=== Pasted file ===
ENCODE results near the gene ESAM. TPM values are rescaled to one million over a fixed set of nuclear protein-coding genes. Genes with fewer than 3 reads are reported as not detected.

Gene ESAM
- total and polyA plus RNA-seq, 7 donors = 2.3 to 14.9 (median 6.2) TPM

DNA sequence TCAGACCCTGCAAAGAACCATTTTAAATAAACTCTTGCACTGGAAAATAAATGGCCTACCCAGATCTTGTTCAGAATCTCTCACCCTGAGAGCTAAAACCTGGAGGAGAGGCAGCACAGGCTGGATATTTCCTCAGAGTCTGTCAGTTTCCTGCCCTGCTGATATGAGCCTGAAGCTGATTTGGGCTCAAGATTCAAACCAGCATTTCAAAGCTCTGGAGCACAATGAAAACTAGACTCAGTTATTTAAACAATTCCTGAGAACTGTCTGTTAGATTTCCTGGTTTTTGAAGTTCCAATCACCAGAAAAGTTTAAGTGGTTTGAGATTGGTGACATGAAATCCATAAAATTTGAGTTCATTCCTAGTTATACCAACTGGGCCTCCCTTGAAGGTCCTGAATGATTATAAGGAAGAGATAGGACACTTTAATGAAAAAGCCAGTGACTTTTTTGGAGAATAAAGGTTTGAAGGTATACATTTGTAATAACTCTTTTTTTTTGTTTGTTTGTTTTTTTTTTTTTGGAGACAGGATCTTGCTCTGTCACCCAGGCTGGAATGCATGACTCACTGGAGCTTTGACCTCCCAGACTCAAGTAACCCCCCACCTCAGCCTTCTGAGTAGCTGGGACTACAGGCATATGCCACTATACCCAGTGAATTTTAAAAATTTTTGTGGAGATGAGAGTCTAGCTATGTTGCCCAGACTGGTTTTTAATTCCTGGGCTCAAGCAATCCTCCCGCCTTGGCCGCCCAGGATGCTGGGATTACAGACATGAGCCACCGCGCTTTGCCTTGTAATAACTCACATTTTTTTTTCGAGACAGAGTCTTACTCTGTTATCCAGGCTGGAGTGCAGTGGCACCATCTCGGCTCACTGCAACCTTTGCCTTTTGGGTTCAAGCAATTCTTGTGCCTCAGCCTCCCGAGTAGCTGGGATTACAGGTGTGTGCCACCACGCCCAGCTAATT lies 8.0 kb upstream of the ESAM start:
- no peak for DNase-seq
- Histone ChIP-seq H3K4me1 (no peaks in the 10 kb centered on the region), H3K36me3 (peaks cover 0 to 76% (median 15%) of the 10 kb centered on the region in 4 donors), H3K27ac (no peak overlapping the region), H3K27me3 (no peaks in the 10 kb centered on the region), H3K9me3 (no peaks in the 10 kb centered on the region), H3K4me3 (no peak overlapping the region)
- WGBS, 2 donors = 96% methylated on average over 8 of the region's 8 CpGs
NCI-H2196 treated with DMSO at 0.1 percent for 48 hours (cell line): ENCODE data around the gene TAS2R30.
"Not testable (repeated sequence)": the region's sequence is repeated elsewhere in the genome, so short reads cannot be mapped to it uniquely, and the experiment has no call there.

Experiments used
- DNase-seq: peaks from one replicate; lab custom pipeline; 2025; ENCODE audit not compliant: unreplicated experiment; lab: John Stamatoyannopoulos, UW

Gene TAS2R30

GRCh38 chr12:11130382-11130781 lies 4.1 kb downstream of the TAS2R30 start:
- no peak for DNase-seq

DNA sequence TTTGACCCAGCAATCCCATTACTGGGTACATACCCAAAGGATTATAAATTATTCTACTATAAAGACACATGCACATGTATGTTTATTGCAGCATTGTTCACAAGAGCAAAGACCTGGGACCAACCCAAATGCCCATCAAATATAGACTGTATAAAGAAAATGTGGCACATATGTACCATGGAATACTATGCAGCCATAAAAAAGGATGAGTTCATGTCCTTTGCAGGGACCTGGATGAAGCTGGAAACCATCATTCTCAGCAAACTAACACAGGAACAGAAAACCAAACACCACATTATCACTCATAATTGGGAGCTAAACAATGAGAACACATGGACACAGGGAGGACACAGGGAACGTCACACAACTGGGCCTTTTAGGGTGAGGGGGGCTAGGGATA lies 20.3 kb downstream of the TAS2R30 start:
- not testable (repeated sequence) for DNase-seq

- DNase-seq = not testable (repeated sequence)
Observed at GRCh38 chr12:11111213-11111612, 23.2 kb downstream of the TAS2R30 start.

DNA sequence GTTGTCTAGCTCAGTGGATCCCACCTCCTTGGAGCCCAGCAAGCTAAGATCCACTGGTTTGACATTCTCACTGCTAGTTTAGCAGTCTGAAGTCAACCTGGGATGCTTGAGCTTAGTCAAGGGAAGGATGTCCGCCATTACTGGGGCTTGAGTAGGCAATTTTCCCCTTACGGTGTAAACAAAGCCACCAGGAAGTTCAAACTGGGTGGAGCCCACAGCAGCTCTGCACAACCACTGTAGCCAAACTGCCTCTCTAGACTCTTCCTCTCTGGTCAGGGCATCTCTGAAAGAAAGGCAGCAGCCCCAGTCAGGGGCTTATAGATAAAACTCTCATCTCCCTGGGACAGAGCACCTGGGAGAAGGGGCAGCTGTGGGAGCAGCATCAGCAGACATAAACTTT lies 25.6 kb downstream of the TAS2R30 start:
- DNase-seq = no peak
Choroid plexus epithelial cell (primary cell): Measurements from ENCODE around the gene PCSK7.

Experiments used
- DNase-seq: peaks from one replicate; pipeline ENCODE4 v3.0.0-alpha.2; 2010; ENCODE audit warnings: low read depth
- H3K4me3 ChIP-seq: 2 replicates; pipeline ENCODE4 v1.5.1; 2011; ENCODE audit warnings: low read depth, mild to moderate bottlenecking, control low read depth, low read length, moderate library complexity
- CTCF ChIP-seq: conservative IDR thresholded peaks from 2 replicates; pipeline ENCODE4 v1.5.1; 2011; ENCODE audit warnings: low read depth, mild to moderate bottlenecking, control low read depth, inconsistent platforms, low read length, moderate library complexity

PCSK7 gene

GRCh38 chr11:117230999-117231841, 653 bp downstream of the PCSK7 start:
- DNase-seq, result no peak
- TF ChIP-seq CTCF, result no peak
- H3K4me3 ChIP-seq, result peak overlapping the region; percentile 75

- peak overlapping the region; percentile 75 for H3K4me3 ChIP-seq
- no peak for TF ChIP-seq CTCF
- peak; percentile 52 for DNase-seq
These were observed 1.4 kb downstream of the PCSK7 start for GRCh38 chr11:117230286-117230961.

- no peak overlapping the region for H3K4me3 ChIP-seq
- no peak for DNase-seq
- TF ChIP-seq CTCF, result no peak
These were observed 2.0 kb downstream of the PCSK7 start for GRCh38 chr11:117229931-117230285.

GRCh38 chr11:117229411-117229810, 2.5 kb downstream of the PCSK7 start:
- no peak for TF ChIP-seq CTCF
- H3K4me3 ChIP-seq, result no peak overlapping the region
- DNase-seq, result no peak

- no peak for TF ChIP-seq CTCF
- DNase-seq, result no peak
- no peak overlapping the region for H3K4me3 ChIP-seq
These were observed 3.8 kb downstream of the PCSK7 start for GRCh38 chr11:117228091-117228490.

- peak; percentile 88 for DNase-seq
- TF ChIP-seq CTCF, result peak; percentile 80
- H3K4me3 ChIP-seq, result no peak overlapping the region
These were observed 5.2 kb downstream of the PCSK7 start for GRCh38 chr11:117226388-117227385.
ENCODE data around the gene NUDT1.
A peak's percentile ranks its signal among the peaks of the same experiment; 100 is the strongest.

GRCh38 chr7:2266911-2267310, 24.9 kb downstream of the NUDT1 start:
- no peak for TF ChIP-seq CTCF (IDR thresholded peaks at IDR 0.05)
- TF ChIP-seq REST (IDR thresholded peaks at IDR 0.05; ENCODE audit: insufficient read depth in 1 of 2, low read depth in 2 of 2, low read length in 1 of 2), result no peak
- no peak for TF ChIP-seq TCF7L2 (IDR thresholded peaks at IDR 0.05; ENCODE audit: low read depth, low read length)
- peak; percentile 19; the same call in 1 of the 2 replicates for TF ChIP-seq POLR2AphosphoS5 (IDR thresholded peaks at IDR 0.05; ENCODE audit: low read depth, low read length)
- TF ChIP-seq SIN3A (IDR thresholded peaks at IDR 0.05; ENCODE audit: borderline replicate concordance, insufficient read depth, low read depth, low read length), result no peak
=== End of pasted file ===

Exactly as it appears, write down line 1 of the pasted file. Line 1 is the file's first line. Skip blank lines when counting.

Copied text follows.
ENCODE results near the gene ESAM. TPM values are rescaled to one million over a fixed set of nuclear protein-coding genes. Genes with fewer than 3 reads are reported as not detected.